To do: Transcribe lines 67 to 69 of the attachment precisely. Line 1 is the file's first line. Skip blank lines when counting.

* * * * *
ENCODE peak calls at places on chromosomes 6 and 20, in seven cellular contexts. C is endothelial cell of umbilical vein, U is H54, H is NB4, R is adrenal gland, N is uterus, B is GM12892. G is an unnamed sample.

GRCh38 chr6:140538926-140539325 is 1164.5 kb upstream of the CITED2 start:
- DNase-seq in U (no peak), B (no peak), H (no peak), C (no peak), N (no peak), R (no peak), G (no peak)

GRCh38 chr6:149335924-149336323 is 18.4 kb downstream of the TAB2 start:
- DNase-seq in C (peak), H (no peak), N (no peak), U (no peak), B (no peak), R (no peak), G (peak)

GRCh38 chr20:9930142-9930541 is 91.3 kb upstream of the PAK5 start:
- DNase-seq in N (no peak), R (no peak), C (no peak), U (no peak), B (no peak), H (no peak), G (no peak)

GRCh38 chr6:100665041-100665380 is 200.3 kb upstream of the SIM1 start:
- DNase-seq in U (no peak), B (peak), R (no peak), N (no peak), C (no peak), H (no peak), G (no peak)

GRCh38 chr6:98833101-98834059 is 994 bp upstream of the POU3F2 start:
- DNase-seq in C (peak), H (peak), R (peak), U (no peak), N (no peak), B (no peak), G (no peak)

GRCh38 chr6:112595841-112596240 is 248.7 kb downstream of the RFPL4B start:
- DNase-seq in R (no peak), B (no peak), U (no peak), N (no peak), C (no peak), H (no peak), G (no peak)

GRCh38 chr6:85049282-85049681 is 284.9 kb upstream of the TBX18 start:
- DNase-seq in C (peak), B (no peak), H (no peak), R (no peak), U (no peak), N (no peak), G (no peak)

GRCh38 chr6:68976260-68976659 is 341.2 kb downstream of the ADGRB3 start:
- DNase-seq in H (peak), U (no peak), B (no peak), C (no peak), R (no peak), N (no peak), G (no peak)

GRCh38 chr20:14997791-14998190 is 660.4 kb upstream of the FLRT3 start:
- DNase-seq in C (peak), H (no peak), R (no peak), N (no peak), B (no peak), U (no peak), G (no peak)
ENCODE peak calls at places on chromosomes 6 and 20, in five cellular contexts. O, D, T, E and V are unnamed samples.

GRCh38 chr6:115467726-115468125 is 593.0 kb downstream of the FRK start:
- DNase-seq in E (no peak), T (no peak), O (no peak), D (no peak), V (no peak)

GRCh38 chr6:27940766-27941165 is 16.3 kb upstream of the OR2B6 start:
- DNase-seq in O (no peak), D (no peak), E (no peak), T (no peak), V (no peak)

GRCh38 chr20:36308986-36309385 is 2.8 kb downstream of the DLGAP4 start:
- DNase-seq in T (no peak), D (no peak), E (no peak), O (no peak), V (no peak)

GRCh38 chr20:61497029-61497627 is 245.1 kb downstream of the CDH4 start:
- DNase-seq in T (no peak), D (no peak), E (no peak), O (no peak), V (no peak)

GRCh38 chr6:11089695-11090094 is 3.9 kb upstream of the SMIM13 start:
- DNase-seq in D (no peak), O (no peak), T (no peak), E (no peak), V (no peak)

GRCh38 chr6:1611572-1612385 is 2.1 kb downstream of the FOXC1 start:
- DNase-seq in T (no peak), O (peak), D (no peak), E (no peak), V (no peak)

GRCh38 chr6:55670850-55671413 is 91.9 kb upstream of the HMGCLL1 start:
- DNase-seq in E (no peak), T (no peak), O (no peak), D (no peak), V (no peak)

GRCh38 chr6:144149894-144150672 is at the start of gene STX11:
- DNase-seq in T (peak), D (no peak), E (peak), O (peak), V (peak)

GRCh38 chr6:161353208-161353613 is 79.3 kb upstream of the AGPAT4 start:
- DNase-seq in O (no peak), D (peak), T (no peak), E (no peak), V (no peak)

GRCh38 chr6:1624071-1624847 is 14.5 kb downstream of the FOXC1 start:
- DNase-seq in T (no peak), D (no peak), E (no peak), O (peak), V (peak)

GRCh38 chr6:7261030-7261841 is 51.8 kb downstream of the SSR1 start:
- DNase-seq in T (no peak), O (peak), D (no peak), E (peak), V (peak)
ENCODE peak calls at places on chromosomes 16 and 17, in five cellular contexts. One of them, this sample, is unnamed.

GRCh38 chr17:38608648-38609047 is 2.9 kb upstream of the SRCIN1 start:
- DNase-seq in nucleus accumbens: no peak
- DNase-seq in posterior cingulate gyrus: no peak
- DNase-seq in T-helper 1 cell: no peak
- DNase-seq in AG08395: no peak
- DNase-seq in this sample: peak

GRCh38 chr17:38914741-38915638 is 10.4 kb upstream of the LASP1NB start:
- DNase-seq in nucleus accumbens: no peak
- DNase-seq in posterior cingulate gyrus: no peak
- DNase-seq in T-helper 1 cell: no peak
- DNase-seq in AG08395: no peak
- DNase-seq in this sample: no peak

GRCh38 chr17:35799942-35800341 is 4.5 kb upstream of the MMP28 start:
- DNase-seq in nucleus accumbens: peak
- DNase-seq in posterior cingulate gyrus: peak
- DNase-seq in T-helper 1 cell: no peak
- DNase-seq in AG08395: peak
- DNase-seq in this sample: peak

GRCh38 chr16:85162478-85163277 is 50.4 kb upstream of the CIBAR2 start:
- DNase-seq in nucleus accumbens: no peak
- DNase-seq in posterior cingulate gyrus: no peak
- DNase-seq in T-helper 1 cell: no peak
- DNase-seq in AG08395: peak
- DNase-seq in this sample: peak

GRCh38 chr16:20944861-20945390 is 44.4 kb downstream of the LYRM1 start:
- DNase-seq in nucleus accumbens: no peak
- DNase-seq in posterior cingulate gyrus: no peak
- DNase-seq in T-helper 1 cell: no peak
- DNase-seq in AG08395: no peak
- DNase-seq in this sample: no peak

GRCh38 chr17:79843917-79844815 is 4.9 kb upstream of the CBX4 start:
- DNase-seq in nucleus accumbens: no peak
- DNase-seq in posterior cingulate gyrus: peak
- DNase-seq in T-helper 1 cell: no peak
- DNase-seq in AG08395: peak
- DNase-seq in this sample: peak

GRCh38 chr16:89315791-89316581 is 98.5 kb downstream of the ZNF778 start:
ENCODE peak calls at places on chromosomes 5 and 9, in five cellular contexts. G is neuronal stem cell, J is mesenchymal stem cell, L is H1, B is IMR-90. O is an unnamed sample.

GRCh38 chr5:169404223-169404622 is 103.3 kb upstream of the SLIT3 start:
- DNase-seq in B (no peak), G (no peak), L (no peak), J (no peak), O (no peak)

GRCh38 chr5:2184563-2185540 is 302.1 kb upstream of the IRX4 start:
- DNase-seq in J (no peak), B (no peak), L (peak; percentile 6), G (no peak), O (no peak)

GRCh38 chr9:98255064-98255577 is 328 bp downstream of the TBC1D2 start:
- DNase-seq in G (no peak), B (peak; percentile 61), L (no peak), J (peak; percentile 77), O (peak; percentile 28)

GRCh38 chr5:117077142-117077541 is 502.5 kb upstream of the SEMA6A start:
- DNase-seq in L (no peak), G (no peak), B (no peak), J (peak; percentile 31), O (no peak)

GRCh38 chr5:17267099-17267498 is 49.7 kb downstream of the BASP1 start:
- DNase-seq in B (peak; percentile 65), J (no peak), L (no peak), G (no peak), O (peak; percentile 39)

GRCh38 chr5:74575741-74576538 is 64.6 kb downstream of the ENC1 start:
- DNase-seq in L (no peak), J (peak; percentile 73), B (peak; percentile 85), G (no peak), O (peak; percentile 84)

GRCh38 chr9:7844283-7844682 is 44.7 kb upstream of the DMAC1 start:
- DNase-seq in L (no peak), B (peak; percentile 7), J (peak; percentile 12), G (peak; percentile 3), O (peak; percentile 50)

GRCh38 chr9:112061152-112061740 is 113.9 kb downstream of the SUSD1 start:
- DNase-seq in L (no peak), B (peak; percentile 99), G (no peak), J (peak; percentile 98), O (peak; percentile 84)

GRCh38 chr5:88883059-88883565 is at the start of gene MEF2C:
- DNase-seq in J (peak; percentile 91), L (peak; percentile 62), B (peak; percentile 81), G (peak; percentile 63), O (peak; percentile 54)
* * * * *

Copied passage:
- DNase-seq in this sample: peak

GRCh38 chr16:20944861-20945390 is 44.4 kb downstream of the LYRM1 start:
- DNase-seq in nucleus accumbens: no peak